“My heart’s been stepped on like a baby kitten”
If you have any predilection for being offended or hail from the quaint city of Tucson, Arizona, stay far away from Andrew Fleming’s Hamlet 2. To say it pulls no punches and could care less about being politically correct would be an understatement. With a song titled “Rock Me Sexy Jesus” and racism/bigotry running rampant, not to mention more that will make you question the meaning of decency, do not be surprised that it’s a film with a polarizing effect. A much talked about Sundance hit, you will be easily able to find a lot of bad press and scathing reviews. Much like the play Dana Marschz is attempting to put on at the high school he teaches in, religious zealots and liberal whack-jobs come out of the woodwork to show their disgust for a piece of art they have not seen to be able to accurately judge. It is definitely not for everyone, and I don’t even know who I could genuinely recommend it to as a surefire hit besides the friend I attended the screening with, but for this sarcasm-loving, don’t hold back on an opportunity to exploit anything for a joke kind of guy, I loved it.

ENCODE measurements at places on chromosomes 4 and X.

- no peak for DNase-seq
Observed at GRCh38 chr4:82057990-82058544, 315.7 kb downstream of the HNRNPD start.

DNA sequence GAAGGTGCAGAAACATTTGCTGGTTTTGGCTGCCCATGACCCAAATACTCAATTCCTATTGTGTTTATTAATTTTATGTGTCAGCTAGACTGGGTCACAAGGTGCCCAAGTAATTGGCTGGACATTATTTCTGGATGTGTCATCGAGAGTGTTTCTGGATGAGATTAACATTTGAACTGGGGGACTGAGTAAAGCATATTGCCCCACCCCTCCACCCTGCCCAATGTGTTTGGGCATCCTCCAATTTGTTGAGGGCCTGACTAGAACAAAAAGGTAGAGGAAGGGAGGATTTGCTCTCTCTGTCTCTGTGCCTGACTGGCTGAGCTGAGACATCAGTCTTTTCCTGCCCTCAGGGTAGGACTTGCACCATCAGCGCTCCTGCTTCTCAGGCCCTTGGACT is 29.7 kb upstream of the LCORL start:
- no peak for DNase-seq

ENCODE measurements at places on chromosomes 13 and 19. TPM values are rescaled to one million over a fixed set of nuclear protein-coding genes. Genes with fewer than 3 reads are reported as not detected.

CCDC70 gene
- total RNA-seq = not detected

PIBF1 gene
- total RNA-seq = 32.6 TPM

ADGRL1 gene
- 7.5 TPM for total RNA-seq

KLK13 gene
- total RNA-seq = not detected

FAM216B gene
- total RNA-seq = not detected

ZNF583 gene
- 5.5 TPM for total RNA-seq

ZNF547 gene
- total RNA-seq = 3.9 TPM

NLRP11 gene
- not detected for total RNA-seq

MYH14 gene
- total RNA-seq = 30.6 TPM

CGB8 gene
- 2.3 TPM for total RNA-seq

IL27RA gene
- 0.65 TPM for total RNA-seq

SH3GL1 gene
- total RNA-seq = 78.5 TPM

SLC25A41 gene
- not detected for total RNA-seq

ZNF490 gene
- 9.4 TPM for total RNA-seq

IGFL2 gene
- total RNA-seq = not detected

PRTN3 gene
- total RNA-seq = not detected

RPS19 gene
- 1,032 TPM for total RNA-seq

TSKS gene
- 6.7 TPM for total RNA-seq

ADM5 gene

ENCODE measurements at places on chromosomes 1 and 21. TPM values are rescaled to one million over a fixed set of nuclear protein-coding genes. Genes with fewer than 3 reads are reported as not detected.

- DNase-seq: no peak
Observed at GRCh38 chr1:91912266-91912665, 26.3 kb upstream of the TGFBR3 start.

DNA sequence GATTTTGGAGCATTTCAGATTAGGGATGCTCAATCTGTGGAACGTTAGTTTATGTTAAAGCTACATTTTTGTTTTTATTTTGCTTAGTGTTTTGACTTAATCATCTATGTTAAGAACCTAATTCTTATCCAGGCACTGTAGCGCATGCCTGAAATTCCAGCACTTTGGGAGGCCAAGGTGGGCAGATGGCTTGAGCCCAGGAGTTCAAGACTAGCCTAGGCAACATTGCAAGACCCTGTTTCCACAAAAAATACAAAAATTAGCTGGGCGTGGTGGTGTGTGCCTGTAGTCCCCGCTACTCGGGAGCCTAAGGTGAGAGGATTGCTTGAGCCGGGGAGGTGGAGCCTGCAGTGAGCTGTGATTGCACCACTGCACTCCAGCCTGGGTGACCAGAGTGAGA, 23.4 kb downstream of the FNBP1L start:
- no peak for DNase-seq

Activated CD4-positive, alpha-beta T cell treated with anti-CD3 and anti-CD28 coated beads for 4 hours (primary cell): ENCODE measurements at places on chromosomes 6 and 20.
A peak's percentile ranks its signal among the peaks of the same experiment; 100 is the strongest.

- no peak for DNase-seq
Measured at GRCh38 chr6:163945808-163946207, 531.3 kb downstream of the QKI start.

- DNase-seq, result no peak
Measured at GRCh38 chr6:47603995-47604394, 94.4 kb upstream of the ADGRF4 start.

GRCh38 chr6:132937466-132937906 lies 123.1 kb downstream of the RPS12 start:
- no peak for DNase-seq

OK, maybe love is a strong word. About halfway through I was thinking about how the jokes were becoming a bit slow and while funny, the story wasn’t quite clicking with me. However, soon came the fruition of all the drug-induced, bi-polar craziness with the actual performance of Hamlet 2 on stage for the sold-out crowd filled with detractors, interested parties, confused family members, and people just trying to get in on the experience. If you saw Team America: World Police and recall the scene with a performance of “Lease”, their play on “Rent”, you can begin to comprehend the utter absurdity and absolute hilarity of what is shown. Multiply that to the nth degree and sit back to experience laughter that will make you cringe at the fact you are laughing. And to top it all off, we are treated to some sprinklings of physical comedy—the wirework expunging of our two lightsaber wielding actors—and choreography that only enhances the words being spoken.